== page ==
J. Thomas Murphy’s work has appeared in Heavy Feather Review, Spry Lit, Gravel Mag, and elsewhere. Their story “The Price of Teeth” appeared in Sundog Lit Issue 17. After teaching English in Korea for two years, he decamped to the Pacific Northwest, where he lives with his wife and cat. Find them on Twitter @Dale_Croupier.
Tell us a little about your writing process (from the first word to the last edit).
Usually it starts with a sentence or a phrase. I used to like to start with endings, but these days I’m finding that beginnings are much more interesting. I write and find the story as I go, then I let the ending surprise me. Sometimes I figure it out in the first draft, sometimes the fifth. I like to iterate my stories the way software companies put out updates to apps with major and minor revisions. Major revisions follow big changes: structure, plot, character(s). Minor revisions follow less important details: word choice, dialogue, line edits. Often I’ll power through a draft and a few revisions before things start to feel hopeless, like the whole thing has gotten away from me. I’ll let it stew in a drafts folder and when I’m feeling apathetic or stuck on another piece of writing I’ll flip through it and look for something good: a word, a phrase, something that makes me think a story might be worth revising, or something that makes me think that I might actually had a modicum of talent, that all this time spent sitting at my desk, staring at my laptop screen isn’t all just a waste of time. I guess that’s the real secret. Most of the time when I’m writing I’m just sitting there, trying to prove to myself that I can still do it, that I even had it to begin with.
What is something you’re fascinated with at the moment?
I knew a guy once—still know, depending on how you look at it—who watched Cool Hand Luke every day for a month. I couldn’t tell you why. I don’t think he could tell you either. Which isn’t how fascination works. Something grabs you and holds you down, eats up all of your attention until you come out on the other side totally wrung out. Your fascination has nothing left to give, and you have nothing left to take. The last, great casualty of this pandemic has been my attention span, the energy I would normally give over to fascination and obsession. Of course, in some ways fascination necessitates the obfuscation of the real world. The fascination blocks it out, or at the very least makes it hard to see and hear and taste and smell. But we live in fraught times. The days events, no matter how banal, seem to loom over us, make the consumption and creation of art feel trivial by comparison. There’s just so much stuff in the psychic ether these days: Facebook, Twitter, Reddit, Instagram or whatever. Makes you long for the days you could sit around watching Paul Newman eat eggs.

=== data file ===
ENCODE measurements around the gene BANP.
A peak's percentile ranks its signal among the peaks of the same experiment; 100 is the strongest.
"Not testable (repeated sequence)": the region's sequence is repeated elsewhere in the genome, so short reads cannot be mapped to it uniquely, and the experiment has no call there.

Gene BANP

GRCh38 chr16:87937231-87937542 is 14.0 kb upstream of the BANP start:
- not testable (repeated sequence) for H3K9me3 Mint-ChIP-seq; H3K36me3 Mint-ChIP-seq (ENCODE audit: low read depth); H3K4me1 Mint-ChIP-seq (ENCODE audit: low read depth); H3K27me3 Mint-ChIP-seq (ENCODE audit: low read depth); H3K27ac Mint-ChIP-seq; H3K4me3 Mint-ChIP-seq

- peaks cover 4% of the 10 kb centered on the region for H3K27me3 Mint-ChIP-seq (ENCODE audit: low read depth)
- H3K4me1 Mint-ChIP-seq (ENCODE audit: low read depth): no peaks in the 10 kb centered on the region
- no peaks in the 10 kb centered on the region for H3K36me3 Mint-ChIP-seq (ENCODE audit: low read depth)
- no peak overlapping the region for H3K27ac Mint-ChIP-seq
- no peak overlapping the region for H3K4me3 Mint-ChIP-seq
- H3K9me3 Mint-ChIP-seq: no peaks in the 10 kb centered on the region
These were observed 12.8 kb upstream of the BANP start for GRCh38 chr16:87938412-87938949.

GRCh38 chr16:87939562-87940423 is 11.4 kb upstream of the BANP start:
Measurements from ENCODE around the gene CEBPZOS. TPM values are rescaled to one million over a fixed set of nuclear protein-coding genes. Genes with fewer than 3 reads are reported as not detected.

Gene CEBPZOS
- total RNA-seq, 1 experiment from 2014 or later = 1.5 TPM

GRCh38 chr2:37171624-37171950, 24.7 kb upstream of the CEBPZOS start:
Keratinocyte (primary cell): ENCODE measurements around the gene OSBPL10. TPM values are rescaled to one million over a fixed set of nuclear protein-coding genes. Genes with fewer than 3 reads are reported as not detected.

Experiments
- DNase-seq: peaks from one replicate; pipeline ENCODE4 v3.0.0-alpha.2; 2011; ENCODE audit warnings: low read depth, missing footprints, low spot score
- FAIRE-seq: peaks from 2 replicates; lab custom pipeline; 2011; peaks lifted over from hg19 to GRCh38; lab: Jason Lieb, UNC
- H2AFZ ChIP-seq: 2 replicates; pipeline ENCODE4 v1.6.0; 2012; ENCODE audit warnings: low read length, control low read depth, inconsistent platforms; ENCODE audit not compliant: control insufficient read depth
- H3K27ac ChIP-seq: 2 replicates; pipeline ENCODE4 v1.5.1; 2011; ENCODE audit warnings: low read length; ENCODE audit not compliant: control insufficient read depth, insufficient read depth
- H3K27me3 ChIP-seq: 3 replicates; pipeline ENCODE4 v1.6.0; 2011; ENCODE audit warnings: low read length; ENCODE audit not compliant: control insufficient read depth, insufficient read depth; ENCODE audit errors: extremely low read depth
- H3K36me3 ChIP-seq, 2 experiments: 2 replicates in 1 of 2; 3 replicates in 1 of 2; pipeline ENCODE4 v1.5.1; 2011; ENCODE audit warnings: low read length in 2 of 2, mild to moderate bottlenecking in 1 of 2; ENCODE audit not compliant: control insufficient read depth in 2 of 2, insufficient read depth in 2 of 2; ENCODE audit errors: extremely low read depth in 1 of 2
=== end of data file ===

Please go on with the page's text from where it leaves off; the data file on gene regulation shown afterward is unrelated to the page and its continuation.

Is there a place that has inspired your writing? If so, where is it and what about it made for good material?
I grew up in Massachusetts and while I’ve been away for the last four or five years it follows me. It feels as monolithic to me as California, New York and Texas probably do to the people that live or grew up there. I’m full of its morals and ethics, its contradictions and hypocrisies. The people in my stories are caricatures of the people I grew up with: opinionated, stubborn, either troublingly unaffected or comically exaggerated in their responses to the world. Even after living abroad and in two different states I don’t think I’ve ever really left it: it’s musty basements and rocky landscape, prim churches and wild turkeys. I could be frozen in ice and wake up in a thousand years and there all of my characters would be: over-educated bigots and holy fools, lurking in the chilly shadows of Protestant churches, lurching from the office to the bar to home, not quite sure about salvation, but not entirely convinced of the other thing, either.
What are you working on now?
I’m revising a novel that I wrote in a single, blissful month of unemployment while I was living abroad. It’s an anti-travelogue, a haunted house tale, a pastiche of all the Victorian novels I consumed while I was there. There are a dozen stories in various states of disrepair, a few novellas. Mostly I’m working on not working, being OK with just not being very productive. I have to hope that one day my strength will come back. Someday I’ll be able to prove to myself that I’ve still got it, that I ever had it to begin with. Or maybe not. Maybe I’ll just become a dad and get really into hockey and lawnmower maintenance. It’s an infinite universe, and becoming unremarkable in old age is a far, far better end to go down to than we give it credit for.
Any recommendations for readers, i.e. books, movies, television, art, anything under the sun?
Yasujiro Ozu’s Good Morning. Camara Laye’s The Radiance of the King. Deep Space Nine. Salads. A long nap. Call your mother.